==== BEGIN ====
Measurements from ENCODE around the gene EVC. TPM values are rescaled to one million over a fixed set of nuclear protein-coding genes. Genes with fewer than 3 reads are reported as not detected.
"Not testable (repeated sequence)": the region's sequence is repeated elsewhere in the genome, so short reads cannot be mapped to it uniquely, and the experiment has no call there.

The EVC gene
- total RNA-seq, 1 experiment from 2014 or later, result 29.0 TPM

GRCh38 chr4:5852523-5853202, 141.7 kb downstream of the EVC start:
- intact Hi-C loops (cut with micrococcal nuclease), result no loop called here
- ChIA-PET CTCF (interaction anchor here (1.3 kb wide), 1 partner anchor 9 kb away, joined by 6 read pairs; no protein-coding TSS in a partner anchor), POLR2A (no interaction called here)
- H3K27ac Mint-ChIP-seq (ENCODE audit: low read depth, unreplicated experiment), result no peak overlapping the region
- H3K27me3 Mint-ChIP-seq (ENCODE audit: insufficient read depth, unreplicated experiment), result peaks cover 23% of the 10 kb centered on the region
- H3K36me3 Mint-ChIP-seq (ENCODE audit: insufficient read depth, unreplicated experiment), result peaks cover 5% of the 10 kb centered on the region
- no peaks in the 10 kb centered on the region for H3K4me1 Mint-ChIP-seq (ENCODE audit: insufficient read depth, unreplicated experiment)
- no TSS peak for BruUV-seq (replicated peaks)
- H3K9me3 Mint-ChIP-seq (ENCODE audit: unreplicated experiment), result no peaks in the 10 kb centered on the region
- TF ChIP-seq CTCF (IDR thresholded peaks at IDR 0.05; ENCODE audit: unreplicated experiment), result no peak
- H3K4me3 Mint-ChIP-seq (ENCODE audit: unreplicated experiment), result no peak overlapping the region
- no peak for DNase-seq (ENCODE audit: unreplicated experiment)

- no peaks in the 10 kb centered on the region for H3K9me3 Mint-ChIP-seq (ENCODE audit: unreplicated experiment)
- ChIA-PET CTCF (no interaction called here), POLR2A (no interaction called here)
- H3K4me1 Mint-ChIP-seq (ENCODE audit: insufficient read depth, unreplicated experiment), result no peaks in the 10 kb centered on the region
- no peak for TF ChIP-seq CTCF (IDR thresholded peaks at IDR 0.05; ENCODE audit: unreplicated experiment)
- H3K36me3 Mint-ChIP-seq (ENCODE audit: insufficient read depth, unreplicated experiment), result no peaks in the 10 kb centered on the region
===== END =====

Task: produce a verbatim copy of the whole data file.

Measurements from ENCODE around the gene EVC. TPM values are rescaled to one million over a fixed set of nuclear protein-coding genes. Genes with fewer than 3 reads are reported as not detected.
"Not testable (repeated sequence)": the region's sequence is repeated elsewhere in the genome, so short reads cannot be mapped to it uniquely, and the experiment has no call there.

The EVC gene
- total RNA-seq, 1 experiment from 2014 or later, result 29.0 TPM

GRCh38 chr4:5852523-5853202, 141.7 kb downstream of the EVC start:
- intact Hi-C loops (cut with micrococcal nuclease), result no loop called here
- ChIA-PET CTCF (interaction anchor here (1.3 kb wide), 1 partner anchor 9 kb away, joined by 6 read pairs; no protein-coding TSS in a partner anchor), POLR2A (no interaction called here)
- H3K27ac Mint-ChIP-seq (ENCODE audit: low read depth, unreplicated experiment), result no peak overlapping the region
- H3K27me3 Mint-ChIP-seq (ENCODE audit: insufficient read depth, unreplicated experiment), result peaks cover 23% of the 10 kb centered on the region
- H3K36me3 Mint-ChIP-seq (ENCODE audit: insufficient read depth, unreplicated experiment), result peaks cover 5% of the 10 kb centered on the region
- no peaks in the 10 kb centered on the region for H3K4me1 Mint-ChIP-seq (ENCODE audit: insufficient read depth, unreplicated experiment)
- no TSS peak for BruUV-seq (replicated peaks)
- H3K9me3 Mint-ChIP-seq (ENCODE audit: unreplicated experiment), result no peaks in the 10 kb centered on the region
- TF ChIP-seq CTCF (IDR thresholded peaks at IDR 0.05; ENCODE audit: unreplicated experiment), result no peak
- H3K4me3 Mint-ChIP-seq (ENCODE audit: unreplicated experiment), result no peak overlapping the region
- no peak for DNase-seq (ENCODE audit: unreplicated experiment)

- no peaks in the 10 kb centered on the region for H3K9me3 Mint-ChIP-seq (ENCODE audit: unreplicated experiment)
- ChIA-PET CTCF (no interaction called here), POLR2A (no interaction called here)
- H3K4me1 Mint-ChIP-seq (ENCODE audit: insufficient read depth, unreplicated experiment), result no peaks in the 10 kb centered on the region
- no peak for TF ChIP-seq CTCF (IDR thresholded peaks at IDR 0.05; ENCODE audit: unreplicated experiment)
- H3K36me3 Mint-ChIP-seq (ENCODE audit: insufficient read depth, unreplicated experiment), result no peaks in the 10 kb centered on the region